What is Easter Egg Hunt? Know more about the popular tradition

Easter customs vary from one country to another. Some churches begin Easter with midnight Mass on Holy Saturday or Easter Eve. Other examples of non-religious Easter customs include the pursuit of wealth such as the search for Easter eggs. Here's what it's all about


What is an Easter Egg Hunt? Learn more about popular culture 
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Easter customs vary from one country to another. Some churches begin Easter with midnight Mass on Holy Saturday or Easter Eve. Holy Saturday, or the day before Easter Sunday, is the last day of Lent - a period of 40 days when believers fast and abstain while many churches hold sunrise services to mark the beginning of the day of Passover.


Easter is celebrated with rejoicing and the preceding Sunday is called the Palm Sunday, which marks the arrival of Jesus at Jerusalem. Various churches began the celebration late Saturday with a religious service called the Easter Vigil and non-religious celebrations include the custom of Easter eggs, fertility and birth and the Easter rabbit that brings babies chocolates and sweets on Sunday morning.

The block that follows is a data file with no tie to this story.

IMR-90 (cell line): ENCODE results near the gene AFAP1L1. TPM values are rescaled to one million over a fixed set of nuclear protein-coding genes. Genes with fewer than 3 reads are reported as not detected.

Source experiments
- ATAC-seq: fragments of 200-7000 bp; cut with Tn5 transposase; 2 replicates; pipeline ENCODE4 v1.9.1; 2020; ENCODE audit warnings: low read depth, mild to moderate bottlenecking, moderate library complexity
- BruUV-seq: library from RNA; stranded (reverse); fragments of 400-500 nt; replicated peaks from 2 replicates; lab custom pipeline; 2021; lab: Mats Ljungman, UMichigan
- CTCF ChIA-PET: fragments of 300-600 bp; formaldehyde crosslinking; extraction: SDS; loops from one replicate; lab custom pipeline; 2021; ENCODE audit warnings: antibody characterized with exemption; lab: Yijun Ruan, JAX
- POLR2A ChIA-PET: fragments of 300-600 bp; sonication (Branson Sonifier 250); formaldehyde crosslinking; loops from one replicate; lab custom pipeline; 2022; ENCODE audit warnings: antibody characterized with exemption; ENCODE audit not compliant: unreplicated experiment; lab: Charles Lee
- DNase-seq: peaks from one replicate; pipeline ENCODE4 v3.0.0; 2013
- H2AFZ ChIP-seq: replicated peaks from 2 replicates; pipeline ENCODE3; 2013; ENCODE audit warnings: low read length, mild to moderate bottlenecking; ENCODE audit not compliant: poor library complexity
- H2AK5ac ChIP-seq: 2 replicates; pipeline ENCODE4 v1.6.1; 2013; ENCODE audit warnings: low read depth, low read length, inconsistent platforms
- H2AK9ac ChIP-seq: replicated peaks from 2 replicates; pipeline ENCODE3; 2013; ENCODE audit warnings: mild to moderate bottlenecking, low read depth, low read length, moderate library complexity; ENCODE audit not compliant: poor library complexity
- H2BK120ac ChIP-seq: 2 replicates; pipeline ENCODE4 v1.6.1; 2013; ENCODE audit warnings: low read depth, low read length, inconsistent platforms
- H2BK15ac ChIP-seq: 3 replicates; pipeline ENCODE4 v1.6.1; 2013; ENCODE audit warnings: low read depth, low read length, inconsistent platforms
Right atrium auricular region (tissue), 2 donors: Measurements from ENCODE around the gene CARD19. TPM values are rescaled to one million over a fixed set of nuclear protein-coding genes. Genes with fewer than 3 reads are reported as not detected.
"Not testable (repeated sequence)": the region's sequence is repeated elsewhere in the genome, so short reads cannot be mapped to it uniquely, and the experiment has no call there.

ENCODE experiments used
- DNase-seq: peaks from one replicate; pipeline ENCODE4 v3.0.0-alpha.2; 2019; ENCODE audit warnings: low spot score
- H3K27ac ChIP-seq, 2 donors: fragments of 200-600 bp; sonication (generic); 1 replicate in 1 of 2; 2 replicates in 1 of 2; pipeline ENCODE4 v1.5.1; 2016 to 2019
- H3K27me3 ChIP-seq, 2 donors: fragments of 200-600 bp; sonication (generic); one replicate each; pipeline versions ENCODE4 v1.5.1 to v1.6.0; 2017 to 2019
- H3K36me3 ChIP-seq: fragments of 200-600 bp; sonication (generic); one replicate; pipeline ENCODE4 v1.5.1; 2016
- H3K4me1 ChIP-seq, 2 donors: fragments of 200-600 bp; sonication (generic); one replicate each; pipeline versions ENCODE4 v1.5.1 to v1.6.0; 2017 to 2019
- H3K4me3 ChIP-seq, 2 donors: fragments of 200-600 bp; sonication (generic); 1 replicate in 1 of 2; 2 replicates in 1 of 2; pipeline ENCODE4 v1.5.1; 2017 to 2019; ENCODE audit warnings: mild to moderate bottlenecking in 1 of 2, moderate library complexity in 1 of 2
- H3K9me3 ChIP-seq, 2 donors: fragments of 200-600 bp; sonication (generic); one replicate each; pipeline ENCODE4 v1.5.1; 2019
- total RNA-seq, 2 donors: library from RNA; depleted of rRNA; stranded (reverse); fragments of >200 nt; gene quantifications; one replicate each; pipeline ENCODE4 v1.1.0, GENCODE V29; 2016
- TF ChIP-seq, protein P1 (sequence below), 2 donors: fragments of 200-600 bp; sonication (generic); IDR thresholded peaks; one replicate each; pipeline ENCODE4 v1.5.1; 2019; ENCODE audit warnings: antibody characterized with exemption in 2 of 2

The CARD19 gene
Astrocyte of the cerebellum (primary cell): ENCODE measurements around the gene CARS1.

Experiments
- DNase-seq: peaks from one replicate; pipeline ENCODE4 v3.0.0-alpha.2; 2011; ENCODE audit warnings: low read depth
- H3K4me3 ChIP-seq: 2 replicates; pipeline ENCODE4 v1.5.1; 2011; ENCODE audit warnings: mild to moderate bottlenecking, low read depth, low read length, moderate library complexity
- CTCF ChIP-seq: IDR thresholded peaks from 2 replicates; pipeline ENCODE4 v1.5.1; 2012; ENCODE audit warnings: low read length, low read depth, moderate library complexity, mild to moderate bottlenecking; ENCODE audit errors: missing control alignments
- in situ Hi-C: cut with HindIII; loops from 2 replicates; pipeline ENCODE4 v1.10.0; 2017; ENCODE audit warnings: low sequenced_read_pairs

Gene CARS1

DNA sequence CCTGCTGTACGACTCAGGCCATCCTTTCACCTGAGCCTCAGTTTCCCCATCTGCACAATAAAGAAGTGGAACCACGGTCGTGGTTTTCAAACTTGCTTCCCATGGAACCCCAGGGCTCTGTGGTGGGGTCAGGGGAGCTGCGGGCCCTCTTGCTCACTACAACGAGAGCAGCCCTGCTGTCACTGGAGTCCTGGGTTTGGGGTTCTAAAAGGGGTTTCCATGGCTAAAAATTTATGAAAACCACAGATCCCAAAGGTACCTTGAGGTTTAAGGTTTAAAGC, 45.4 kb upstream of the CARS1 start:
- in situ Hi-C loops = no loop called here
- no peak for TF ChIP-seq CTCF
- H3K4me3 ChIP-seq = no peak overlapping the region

Eating chocolate eggs, however, is a relatively recent tradition, dating to France and Germany in the 19th century. Like Father Christmas, which brings good gifts to children, the Easter rabbit brings good boys and girls chocolate. The now-famous Easter rabbit originated in Germany and was first mentioned in German literature in the 17th century.

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